Wellcome Book Prize shortlist announced
The shortlist for the 2015 Wellcome Book Prize has been announced. Including two novels and four non-fiction books, the shortlist 'captures a diverse range of subjects and perspectives, from brain surgeons to historic trailblazers, anxiety sufferers to survivors of loss'. All, according to Chair of Judges Bill Bryson, 'examine the human relationship with health and how it affects us all: for good, and sometimes for ill'.
Bryson was joined by four fellow judges, prominent figures from the worlds of science, literature, academia and media, to select the six best new books that engage with some aspect of medicine, health or illness. The panel included psychologist Professor Uta Frith DBE. She told us: 'All the books on the short list are of interest to psychologists.'
The Iceberg: a Memoir (Atlantic) is by Marion Coutts, a young artist whose husband developed a brain tumour and eventually died. 'You feel almost as if you are reliving this experience with her in real time', Bryson commented. Professor Frith said 'it deals with death and grief, in a wonderfully poetic way'.
Bodies of Light by Sarah Moss (Granta) is a novel about a woman's progress through the first medical school open to women. Professor Frith said: 'It weaves an extraordinary background of a vividly imagined woman whose personal experiences propel her to become one of the first female doctors.'
Alice Roberts' shortlisted book The Incredible Unlikeliness of Being: Evolution and the Making of Us (Heron) is described by Bryson as one which gives 'a lot of information about things that we really ought to know about, but it does it in a way which is thoroughly absorbing and engaging.' It has a chapter on head and brain.
Professor Frith describes 'My Age of Anxiety' by Scott Stossel (Windmill Books) as a 'totally honest look by the author at his own crippling fears and attempts to overcome them. The book can be recommended to psychologists as being almost comprehensive in its coverage of research in possible treatments and for its informative footnotes.' Bryson calls it 'at times unexpectedly hilarious, but mostly just moving and touching'.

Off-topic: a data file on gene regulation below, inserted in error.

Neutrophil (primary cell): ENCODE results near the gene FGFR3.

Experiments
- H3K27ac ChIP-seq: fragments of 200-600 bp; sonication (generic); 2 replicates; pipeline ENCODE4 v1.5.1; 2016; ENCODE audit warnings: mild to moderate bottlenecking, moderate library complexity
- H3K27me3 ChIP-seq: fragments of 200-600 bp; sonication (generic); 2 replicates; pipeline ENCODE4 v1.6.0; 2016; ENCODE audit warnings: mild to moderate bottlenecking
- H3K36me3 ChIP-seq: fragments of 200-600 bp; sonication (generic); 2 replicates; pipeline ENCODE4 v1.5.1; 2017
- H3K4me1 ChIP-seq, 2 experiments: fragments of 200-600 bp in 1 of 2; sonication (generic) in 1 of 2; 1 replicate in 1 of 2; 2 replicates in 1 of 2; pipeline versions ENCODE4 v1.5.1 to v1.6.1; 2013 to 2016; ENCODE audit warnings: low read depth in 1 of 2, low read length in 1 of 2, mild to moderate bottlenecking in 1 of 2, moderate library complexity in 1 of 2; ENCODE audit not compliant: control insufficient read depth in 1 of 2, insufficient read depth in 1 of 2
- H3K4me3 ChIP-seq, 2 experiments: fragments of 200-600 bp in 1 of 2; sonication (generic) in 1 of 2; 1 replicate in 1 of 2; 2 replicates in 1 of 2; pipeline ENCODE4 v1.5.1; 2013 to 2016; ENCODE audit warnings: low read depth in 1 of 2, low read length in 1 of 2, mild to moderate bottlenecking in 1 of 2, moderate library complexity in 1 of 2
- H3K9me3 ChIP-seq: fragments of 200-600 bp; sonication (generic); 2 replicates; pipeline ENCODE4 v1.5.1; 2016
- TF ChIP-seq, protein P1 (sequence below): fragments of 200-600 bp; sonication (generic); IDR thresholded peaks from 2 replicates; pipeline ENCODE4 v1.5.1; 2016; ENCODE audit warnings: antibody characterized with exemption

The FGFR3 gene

'All my Puny Sorrows' by Miriam Toews (Faber) is described as 'a startling demonstration of how to carry on with hope and love and the business of living even when grief loads the heart.' Professor Frith notes that 'it deals with suicide and the helplessness of the bystanders'.
Last but by no means least is Do No Harm: Stories of Life, Death, and Brain Surgery by Henry Marsh (Weidenfeld & Nicolson). Marsh is a Consultant Neurosurgeon with over four decades of experience, and his book has been described as 'painfully honest' by fellow author Ian McEwan. 'It talks a lot about the joys and triumphs of success,' Bryson comments, 'but it is also unstinting in talking about failures and the limitations of what doctors can sometimes do.' Marsh has written an article for The Psychologist on his understanding of brain and behaviour, and the role of psychology in his work. It is due for publication in June, but we present an extract from it here.
'I think all the judges were strongly attracted to 'Do No Harm' quite early on in the tough selection process,' Professor Frith said. 'Its strong appeal comes from Henry Marsh daring to talk so honestly about matters of life and death. He gives us tantalising glimpses of the amazing complexity of our brain, and talks with candour about our profound ignorance.'
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